Moog and Kurzweil at Berklee

Dr. Robert Moog and Dr. Raymond Kurzweil during a Kurzweil demostration at Berklee. From a 1991 Berklee College presentation book.


The very first music manuscript in the history of harmony in the Western tradition

Harley MS 3019, fol. 56v, detail

The above symbols, from a British Library's Harley manuscript, represent two separate voice parts - the upper part (shown with horizontal dashes) is the melody of an antiphon in honour of St Boniface, and the lower part (shown with circles) is a separate melody to be sung in harmony with the chant melody - a practice known as organum.
Giovanni Varelli, a doctoral student at Cambridge, discovered this music, which draws our knowledge of the practice of this tradition back from around 1000 (the Winchester Troper was the manuscript formerly considered to represent the beginnings of polyphonic music outside theoretical writings) to around 900. A chance discovery that has effectively changed the history of music.

Organum in modern notation, transcribed by Varelli
Harley MS 3019, fol. 56v, detail

Harley MS 3019, fol. 56v, full


Shruthi Adventures

A nice board

The first test: OK

The Analog Filter

Victory is near!

The Sound Test

LCD on

Final touch
It's alive! :-) [my very first 5 minutes with Shruthi]

Maker's Notes:
1. Pay close attention to the resistors' color codes, we are trapped once, (luckily) with the digital control board
2. Be careful not to cut too much or too little the pins to connect the two boards
3. Mounting LCD avoiding contacts with the digital board is the most complicated part, we put an insulation in between for safety (clipping of an anti-shock sachet)
4. To calibrate the analog filter I recommend using a spectrum analyzer (we used this one).
5. Pay attention to the choice of the power supply, ripple is your enemy.
6. To start the test tone and the internal sequencer push the dial knob for 1 second (and not the s1 button as written on the quick-start guide)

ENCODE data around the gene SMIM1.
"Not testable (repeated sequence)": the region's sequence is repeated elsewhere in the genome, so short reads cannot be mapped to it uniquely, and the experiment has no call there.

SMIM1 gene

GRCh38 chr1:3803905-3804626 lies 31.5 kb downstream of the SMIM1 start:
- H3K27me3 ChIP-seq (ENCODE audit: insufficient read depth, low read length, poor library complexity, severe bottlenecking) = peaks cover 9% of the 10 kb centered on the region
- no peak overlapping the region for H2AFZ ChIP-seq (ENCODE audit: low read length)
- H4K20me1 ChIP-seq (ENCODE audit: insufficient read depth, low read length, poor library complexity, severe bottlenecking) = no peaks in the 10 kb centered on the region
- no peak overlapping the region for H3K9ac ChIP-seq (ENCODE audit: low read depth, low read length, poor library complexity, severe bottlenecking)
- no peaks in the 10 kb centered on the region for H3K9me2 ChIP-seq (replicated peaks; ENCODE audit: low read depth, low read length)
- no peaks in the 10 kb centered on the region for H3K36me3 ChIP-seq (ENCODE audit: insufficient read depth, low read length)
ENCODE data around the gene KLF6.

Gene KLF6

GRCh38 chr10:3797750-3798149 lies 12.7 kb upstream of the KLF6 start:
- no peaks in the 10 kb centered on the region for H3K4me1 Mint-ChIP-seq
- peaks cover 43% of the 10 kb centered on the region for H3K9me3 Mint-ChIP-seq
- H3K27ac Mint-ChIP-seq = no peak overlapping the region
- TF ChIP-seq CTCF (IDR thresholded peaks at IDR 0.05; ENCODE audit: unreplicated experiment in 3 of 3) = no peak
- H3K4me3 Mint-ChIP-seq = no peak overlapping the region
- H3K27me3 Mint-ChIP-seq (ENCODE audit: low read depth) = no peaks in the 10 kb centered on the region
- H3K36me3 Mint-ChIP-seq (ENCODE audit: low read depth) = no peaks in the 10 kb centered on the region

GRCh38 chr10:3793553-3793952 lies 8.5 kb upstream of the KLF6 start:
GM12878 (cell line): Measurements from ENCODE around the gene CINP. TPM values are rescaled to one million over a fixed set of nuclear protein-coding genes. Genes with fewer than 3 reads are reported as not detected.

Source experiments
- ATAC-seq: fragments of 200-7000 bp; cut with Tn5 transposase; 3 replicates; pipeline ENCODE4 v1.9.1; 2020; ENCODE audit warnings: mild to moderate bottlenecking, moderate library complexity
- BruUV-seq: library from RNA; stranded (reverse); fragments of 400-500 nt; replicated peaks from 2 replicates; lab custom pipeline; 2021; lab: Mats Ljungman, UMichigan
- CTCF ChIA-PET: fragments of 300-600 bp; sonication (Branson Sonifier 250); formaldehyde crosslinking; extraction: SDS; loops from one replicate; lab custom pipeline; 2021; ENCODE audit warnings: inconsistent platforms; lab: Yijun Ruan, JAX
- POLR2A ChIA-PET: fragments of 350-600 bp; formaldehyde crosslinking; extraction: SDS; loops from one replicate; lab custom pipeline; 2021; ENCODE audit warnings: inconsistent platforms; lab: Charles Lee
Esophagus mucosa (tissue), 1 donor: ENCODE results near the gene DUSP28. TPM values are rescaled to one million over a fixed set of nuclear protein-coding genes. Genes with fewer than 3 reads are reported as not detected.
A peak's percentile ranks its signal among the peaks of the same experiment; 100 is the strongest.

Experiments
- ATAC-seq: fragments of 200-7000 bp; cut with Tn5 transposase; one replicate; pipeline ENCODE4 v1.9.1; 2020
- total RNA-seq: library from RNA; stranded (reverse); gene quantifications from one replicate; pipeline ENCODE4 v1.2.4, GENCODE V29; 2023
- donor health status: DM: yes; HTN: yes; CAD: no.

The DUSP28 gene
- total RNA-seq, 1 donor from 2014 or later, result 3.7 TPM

A very nice sounding & looking little box, and a lot of fun making it! :-)


Happy birthday Nintendo DS (2004-2014)

My glorious original Nintendo DS, released in North America 
on November 21, 2004 and in Europe on March 11, 2005. 
Bought immediately. It has overcome, with some ailment, 
the ravages of my newborn daughter (2009), 
who now plays with his grandson 3DS.
A forgotten song found on my Korg DS-10 cartridge (2008):

Import n.1: Toshio Iwai Electroplankton, japanese version. It
was a limited edition with blue headphones. I unfortunately
had (probably) lost the nice package and the headphones... 

Nice graphics from the japanese booklet.

Import n.2: Daigasso! Band-Brothers (2004)
There were three very nice posters i
n the box,
with the legendary Barbara The Bat! :-)

Single Play with Barbara. The game, mostly
incomprehensible to those who don't know
Japanese (like me), it's kind of Rock Band,
only 4 years before...

Barbara says something... but who
knows what! :-)

Yeah! You can edit the scores
(if you can find the function in the menu...)

Some cartridges. Great fun!
5 games that you absolutely must play on the Nintendo DS:
  1. New Super Mario Bros. [IMHO the best Mario ever]
  2. Polarium [it replaced Tetris in my heart]
  3. Advance Wars Dual Strike [the third chapters are always the best]
  4. The Legend of Zelda: Phantom Hourglass [when you have to close the DS to go forward... I still remember the "Wow!"]
  5. Mario Kart DS [the usual fun and the first in the franchise to go online]

"We believe that the Nintendo DS will change the way people play video games and our mission remains to expand the game play experience. Nintendo DS caters for the needs of all gamers whether for more dedicated gamers who want the real challenge they expect, or the more casual gamers who want quick, pick up and play fun." Satoru Iwata